Archives for posts with tag: Moon

The Seasons of the Moon [The duration of summer and winter on the moon, and the climate zones of the lunar globe] Est autem circulus aliquis inter polos intcrmedius, viccm gerens nostri aequatoris …

Read more at: Page XIV

 

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2015-12-30 15_38_38-Johannes Kepler_ Somnium (The Dream) _ The Somnium Project

Read more: https://somniumproject.wordpress.com/somnium/xi/

 

2015-12-02 18_07_11-Johannes Kepler_ Somnium (The Dream) _ The Somnium Project

New: Kepler’s Somnium on the hazards of space travel, one of the first (draft!) pages of the upcoming ‘Somnium Web‘ phase of the project (status: real soon now) to put the Latin/English translation online.

2015-09-04 11_03_27-Part III Page 1x _ The Somnium Project

*Updated 1 December 2014*

moonshot cover

Please follow @SomniumProject on Twitter for the latest tweets from Kepler’s Somnium.

Lucian info and illustration at daviddarling.com

… Kepler had purchased a copy of Lucian’s [1st Century] satirical work on lunar exploration facetiously titled, A True Story. From a scientific point of view the work made no sense: Lucian’s voyage to the moon begins in a whirlwind and concludes by poking fun at the society of his day through a chronicle of “hilarious discussions on the moon.” The flight of Duracotus and Fiolxhilde is also the result of supernatural forces that are no less mystical than the whirlwind conjured up by Lucian.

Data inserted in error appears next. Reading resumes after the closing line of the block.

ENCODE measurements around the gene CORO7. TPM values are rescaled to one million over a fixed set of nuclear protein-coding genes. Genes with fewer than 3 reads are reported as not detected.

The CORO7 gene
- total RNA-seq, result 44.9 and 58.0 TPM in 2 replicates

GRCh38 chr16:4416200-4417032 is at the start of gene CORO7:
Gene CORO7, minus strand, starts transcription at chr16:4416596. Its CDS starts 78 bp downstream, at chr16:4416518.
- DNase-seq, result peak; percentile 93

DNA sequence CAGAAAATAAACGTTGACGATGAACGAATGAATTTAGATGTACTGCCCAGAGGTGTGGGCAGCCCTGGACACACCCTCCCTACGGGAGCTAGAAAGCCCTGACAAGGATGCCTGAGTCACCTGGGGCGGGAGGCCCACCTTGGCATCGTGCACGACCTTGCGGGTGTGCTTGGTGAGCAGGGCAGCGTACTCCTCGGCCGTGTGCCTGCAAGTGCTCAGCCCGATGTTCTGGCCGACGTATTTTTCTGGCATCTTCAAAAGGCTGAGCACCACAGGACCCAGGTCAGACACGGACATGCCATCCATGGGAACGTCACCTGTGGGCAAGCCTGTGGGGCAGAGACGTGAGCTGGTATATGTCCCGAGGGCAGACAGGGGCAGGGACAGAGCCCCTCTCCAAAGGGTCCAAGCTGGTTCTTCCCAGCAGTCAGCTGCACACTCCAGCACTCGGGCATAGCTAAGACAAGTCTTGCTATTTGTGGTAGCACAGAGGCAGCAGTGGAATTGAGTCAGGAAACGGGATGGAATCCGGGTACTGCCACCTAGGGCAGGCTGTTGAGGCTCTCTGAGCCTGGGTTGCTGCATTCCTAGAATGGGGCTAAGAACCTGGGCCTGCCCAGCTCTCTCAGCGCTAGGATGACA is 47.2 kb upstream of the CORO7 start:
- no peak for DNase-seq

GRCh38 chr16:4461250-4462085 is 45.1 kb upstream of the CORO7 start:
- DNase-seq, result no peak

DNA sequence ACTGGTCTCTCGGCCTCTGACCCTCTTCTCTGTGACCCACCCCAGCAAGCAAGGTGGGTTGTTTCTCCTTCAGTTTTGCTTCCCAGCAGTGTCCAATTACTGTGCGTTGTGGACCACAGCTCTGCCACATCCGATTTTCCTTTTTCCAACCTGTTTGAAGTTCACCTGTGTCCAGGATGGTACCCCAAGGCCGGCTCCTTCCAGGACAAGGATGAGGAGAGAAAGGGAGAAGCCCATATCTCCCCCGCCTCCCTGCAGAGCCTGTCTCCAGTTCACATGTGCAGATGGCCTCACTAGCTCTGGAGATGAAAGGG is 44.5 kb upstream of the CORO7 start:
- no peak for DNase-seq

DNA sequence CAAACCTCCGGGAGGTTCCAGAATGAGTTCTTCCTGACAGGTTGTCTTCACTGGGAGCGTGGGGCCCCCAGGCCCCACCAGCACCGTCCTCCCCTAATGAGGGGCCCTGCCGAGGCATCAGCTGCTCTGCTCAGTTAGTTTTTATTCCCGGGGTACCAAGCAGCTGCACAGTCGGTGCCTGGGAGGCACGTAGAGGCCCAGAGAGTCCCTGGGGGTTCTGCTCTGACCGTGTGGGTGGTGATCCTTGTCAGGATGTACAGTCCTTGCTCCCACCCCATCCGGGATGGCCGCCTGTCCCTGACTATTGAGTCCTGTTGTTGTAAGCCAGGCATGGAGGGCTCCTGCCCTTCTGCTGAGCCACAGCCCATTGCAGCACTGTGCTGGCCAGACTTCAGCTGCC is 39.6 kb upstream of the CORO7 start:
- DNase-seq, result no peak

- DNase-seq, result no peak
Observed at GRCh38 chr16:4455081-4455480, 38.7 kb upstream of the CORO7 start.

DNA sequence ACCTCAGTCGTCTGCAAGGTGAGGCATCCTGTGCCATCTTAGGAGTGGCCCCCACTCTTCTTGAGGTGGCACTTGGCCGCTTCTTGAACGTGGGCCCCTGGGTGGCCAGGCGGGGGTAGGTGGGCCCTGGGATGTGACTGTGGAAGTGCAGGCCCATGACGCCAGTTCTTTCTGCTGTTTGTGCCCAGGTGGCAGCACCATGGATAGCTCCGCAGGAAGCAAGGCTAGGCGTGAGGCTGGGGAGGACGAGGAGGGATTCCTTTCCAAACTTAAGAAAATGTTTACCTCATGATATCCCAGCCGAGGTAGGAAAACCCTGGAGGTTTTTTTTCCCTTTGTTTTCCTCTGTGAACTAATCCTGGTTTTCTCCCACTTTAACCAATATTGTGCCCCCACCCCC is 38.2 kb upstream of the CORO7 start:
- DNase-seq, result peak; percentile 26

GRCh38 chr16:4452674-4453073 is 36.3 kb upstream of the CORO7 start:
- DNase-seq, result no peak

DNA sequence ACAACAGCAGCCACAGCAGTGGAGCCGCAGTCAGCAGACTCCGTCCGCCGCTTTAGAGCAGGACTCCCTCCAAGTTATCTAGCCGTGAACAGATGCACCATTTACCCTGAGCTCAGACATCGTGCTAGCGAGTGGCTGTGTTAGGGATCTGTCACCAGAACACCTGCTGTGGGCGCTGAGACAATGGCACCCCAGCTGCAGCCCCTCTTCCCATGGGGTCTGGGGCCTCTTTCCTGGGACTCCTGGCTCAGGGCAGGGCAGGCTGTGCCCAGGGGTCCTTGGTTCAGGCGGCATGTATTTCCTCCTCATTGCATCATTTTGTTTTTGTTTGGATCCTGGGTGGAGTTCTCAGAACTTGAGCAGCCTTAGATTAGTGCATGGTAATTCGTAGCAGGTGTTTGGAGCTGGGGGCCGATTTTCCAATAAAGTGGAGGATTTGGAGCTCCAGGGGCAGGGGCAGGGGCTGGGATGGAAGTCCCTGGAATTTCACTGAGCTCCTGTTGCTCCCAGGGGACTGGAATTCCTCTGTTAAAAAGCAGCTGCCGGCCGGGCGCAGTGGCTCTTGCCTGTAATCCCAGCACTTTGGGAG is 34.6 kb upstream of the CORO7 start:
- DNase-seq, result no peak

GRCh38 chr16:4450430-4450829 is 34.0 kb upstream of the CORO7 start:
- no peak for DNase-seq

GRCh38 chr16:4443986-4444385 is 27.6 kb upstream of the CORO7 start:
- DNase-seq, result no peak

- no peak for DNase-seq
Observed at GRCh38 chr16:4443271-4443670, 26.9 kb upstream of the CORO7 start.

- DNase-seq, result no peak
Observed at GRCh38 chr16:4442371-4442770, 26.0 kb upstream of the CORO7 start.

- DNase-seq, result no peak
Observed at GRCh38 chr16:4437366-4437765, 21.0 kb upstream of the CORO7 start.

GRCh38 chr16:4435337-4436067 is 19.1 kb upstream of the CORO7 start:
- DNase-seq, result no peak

A second, and more important source of inspiration for Kepler’s moon voyage was Plutarch’s The Face on the Moon, [2nd Century] which Kepler read in 1595. It is a symposium of Greek scientific thought that includes the views of Hipparchus, Aristotle, and Aristarchus of Samos. Extensive speculation on the lunar environment as a possible home for life is presented; and Plutarch even relates the story of a mythical traveler—a Greek Duracotus—who sails to an island whose residents have knowledge of the passage to the moon. Kepler now had the classical precedent he lacked during his student days: he even hoped to publish translations both of Lucian’s and Plutarch’s work with the Somnium to show his debt to these classical writers, and hopefully blunt potential criticism of his own moon voyage. It was a task he did not complete.

Gale E. Christianson,  Kepler’s Somnium: Science Fiction and the Renaissance Scientist, Science Fiction Studies, March 1976